Paint.NET is certainly not an all-encompassing graphics design tool, but for an amateur like me, it has just enough features to keep me interested without frustrating me. A wonderful aspect for me is a recently introduced plug-in (currently in beta) that allows programmers to quickly prototype a desired effect in C# code and then produce a plug-in to use for themselves or share with others using Paint.NET.
My appreciation to the makers(s) of Paint.NET for a great utility for newbies like me. Not only did I learn a number of terms and skills this past weekend, but I put some of that learning to actual use by creating this admittedly garish art. I call it the "planet of fire."
graphics design,paint.net,photoshop,microsoft paint,computer art
July 5, 2007
Preface: A few days ago I received an email from Answers.com inviting me (and other recipients) to write an essay or a poem using 10 words they had selected and link those words back to them — certainly a publicity and SEO stunt. At the end of the contest they will judge the entries and pick a few winners.
I was going to lambaste the tactic in this blog. Instead, for some inexplicable reason, I decided to take up the challenge and write a short story. I'm not much of a storyteller, although I did write a book about financial markets a few years back, but that's a different matter.
This is my amateurish stab at a short story. I know, I won't quit my day job.
There was a once a shepherd in Belize
who took his herd to a field near his house everyday for grazing. The field wasn't the most fertile but there was sufficient grass for his sheep to graze on. His was a perfunctory
task, but for all intents and purposes
he made a comfortable living from his sheep. He would occasionally visit the local market and sell a few sheep which made him enough money to buy the necessities of life like food and clothes and, on occasion, a gift for his family, like a yo-yo
for his young son. On another occasion he made a quid pro quo
deal with the local beekeeper to provide him with honey for a year in return for a sheep.
He had vowed never to change his way of life.
One day, while leading his flock to the meadow, he met a stranger who told him about a field farther away where the landscape was more lush and the grass was ubiquitous and plentiful. The stranger insisted that on this new field the sheep would get fatter much faster and the herd would double or triple in numbers at no time. He kept filling the shepherd's head with quixotic ideas of wealth and status until the shepherd agreed to take his flock to this new field, abrogating the vow he had made to himself.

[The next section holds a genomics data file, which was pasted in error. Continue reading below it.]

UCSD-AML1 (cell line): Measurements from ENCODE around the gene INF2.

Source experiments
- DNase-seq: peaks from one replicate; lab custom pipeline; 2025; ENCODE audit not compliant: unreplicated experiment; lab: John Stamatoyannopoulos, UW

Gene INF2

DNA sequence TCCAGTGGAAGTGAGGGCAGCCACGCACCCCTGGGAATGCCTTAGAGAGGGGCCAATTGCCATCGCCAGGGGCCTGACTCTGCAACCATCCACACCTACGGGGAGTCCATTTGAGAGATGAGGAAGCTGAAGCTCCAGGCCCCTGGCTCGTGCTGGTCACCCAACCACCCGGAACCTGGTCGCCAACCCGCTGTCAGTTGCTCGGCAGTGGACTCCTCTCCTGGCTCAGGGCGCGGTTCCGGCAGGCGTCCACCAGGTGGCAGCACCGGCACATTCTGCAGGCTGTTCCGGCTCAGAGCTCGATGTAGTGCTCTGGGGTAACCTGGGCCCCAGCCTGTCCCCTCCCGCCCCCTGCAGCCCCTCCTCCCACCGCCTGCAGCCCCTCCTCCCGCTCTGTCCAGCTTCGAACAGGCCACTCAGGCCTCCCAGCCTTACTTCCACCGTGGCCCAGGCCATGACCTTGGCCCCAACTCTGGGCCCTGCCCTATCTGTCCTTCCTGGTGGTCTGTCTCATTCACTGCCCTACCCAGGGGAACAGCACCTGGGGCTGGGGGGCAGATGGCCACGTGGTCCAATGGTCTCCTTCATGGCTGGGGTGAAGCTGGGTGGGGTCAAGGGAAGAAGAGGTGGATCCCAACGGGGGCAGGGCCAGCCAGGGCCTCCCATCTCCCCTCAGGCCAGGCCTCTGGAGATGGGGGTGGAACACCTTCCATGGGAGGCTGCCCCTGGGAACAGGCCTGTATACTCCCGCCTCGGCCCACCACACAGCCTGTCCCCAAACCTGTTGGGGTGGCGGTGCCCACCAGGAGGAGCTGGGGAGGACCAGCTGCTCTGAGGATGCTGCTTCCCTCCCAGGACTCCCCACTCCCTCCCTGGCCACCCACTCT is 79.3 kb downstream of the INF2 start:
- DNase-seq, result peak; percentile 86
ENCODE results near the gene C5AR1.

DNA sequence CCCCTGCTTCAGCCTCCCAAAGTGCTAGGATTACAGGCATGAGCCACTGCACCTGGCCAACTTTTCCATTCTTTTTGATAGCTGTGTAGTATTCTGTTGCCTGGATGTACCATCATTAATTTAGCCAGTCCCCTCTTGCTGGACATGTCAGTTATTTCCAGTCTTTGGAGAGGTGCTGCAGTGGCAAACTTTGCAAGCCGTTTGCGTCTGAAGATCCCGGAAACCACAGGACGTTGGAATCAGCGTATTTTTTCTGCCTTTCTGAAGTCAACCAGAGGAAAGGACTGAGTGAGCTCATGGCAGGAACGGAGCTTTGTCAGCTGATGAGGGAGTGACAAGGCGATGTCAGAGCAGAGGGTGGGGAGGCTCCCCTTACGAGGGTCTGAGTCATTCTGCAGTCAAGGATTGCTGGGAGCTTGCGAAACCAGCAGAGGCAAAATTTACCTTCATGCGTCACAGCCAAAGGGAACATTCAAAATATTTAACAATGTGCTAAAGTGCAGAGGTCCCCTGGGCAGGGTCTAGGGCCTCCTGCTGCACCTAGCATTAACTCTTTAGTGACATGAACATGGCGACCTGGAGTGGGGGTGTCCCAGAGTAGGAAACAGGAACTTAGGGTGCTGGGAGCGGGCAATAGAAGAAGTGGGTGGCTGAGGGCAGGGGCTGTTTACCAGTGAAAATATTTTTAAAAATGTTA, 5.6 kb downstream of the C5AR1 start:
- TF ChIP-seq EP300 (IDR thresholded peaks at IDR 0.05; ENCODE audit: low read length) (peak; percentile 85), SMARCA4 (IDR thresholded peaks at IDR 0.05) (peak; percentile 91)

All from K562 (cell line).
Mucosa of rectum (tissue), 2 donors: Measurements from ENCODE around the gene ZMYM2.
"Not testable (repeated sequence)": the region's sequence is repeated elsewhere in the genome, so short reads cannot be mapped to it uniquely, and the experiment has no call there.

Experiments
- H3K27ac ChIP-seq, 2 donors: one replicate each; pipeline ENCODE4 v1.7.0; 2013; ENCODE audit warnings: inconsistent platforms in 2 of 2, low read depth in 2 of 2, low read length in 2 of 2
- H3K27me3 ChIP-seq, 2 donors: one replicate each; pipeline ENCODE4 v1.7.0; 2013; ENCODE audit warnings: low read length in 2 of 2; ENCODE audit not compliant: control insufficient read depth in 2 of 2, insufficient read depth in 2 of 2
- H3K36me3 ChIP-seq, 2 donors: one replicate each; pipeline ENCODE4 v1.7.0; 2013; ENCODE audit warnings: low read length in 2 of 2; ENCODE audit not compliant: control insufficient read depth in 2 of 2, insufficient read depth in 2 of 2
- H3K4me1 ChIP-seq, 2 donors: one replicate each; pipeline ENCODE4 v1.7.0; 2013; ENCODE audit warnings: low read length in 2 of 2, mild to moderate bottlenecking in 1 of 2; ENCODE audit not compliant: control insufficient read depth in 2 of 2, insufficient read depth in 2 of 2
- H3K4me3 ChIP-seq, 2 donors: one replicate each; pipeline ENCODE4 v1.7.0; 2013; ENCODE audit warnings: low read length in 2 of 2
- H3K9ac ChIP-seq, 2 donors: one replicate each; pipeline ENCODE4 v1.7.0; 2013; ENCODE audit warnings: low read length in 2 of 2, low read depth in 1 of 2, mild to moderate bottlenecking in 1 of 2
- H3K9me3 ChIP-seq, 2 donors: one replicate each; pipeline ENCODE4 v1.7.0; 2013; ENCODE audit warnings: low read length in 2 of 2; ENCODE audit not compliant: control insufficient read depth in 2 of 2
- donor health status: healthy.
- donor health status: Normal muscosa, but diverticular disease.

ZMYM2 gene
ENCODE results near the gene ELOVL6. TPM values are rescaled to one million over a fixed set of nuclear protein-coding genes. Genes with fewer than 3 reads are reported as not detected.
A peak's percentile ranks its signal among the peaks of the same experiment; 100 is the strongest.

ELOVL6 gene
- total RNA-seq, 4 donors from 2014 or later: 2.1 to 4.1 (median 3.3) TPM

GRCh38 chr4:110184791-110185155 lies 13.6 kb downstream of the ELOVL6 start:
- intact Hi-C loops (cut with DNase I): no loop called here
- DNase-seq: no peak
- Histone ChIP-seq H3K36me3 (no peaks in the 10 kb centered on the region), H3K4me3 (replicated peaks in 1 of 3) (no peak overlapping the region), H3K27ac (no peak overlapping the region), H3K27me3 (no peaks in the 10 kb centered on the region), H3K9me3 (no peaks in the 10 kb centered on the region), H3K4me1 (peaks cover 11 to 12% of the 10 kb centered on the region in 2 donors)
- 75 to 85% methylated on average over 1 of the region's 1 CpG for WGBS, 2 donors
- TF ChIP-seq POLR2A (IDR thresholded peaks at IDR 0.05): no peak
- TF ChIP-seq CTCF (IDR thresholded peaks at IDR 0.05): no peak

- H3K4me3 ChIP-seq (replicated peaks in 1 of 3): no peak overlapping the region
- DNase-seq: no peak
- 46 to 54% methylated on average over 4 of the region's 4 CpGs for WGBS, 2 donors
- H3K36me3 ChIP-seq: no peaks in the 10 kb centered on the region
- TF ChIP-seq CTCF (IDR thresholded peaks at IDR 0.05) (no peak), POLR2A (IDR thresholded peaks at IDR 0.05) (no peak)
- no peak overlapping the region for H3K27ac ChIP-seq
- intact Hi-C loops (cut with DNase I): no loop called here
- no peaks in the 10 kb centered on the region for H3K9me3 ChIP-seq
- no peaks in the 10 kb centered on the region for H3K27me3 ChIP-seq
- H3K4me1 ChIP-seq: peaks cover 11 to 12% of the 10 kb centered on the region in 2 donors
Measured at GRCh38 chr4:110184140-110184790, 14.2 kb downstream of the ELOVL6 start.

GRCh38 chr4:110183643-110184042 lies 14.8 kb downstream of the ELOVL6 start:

It was an arduous journey but when he reached the new field, instead of the lush grass he found a barren land with scarcely anything for his herd to feed on. Disappointed and ashamed of his gullibility, he set out to make the return trip home, uncertain if his herd would survive the harrowing trip back. Just then a large colony of wasps that had been disturbed by the herd's arrival stirred into action swarming the shepherd and his sheep and stinging them about their faces. His brand of sheep, known for acute melissophobia, panicked and scattered quickly. Soon they were all out of sight, seemingly lost forever.
The bereft shepherd began the long trek home, alone and destitute with thoughts of regret and penitence circling in his head. Midway to his home, he sat by the side of road to rest his tired and wobbly legs. He failed to notice that his head was just inches away from a large brown recluse spider who had become alarmed by the new visitor. As the spider moved closer to defend her territory with a deadly bite, the shepherd heard a faint bleating and quickly rose in excitement to scan the area. In astonishment he saw his herd, back together, slowly trudging back toward their old grounds. His joy was indescribable as he once again took command of his herd and safely guided every one of them back to their old and trusted turf.
As he watched his sheep with satisfaction grazing safe and sound, he renewed his old vow and never again strayed his flock from the trusted meadow.
Moral of the story:
1) Don't abandon a sure thing chasing after dubious promises.
2) Melissophobic sheep don't make good herds, but …
3) They can save a life.
July 2, 2007
My memory is hazy on this, but I think Discover Card was the first credit card I ever had. What I'm sure of is that Discover Card was the only credit card I carried in my wallet for years. I signed up for mine back in college years when credit card companies were just beginning to realize the untapped potential of revenue in college students.
The Discover Card was a new arrival but it had an innovative approach. No annual fees and a cashback program and a slick slogan, "It pays to Discover." It instantly won me over and I started using it exclusively. Their plan was certainly paying off with me. As I graduated from college and entered the workforce and ramped up my expenses, Discover Card came along for the ride.